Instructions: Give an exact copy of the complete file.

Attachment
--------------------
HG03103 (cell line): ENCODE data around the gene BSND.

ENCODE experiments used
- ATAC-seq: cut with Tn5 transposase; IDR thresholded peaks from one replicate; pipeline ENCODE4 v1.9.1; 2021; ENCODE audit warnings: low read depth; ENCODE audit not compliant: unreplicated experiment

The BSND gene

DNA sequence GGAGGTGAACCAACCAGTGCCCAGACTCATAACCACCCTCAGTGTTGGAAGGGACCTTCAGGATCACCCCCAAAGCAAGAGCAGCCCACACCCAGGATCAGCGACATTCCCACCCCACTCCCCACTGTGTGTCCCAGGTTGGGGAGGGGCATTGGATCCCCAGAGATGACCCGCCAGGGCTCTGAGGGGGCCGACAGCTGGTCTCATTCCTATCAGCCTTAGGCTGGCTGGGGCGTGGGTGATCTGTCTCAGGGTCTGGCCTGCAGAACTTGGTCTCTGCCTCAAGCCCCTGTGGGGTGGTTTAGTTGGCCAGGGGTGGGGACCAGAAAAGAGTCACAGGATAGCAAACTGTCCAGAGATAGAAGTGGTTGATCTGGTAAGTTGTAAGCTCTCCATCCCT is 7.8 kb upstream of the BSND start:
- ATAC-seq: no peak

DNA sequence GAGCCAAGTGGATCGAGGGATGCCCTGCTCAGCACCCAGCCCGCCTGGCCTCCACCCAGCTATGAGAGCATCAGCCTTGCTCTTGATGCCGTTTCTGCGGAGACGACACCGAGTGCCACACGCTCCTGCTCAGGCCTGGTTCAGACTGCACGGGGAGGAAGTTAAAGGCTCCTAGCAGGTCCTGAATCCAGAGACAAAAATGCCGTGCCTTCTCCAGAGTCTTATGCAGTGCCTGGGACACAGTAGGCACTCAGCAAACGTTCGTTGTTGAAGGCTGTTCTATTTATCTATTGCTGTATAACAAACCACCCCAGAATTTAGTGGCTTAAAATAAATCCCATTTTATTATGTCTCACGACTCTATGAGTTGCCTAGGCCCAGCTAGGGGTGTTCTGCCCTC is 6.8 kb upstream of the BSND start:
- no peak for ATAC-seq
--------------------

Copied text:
HG03103 (cell line): ENCODE data around the gene BSND.

ENCODE experiments used
- ATAC-seq: cut with Tn5 transposase; IDR thresholded peaks from one replicate; pipeline ENCODE4 v1.9.1; 2021; ENCODE audit warnings: low read depth; ENCODE audit not compliant: unreplicated experiment

The BSND gene

DNA sequence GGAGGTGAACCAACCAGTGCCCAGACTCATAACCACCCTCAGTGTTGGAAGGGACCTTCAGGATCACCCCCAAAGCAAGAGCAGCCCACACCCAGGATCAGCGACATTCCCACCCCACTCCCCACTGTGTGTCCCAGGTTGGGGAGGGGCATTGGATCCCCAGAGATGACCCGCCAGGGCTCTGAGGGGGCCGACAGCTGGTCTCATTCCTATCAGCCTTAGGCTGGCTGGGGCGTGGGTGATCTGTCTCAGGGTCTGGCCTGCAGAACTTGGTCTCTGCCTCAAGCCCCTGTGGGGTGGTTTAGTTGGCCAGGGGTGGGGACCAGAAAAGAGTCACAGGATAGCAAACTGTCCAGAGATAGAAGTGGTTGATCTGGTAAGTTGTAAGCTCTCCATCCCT is 7.8 kb upstream of the BSND start:
- ATAC-seq: no peak

DNA sequence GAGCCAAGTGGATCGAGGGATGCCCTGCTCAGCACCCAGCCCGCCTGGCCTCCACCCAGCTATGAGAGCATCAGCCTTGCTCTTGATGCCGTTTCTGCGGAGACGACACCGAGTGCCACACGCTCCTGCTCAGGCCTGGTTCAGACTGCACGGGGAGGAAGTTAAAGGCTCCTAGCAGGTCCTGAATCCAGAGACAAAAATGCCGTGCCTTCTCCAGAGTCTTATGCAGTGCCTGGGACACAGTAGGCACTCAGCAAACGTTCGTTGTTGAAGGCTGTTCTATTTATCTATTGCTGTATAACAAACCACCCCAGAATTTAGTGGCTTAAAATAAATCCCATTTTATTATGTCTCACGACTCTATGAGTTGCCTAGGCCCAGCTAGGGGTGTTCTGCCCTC is 6.8 kb upstream of the BSND start:
- no peak for ATAC-seq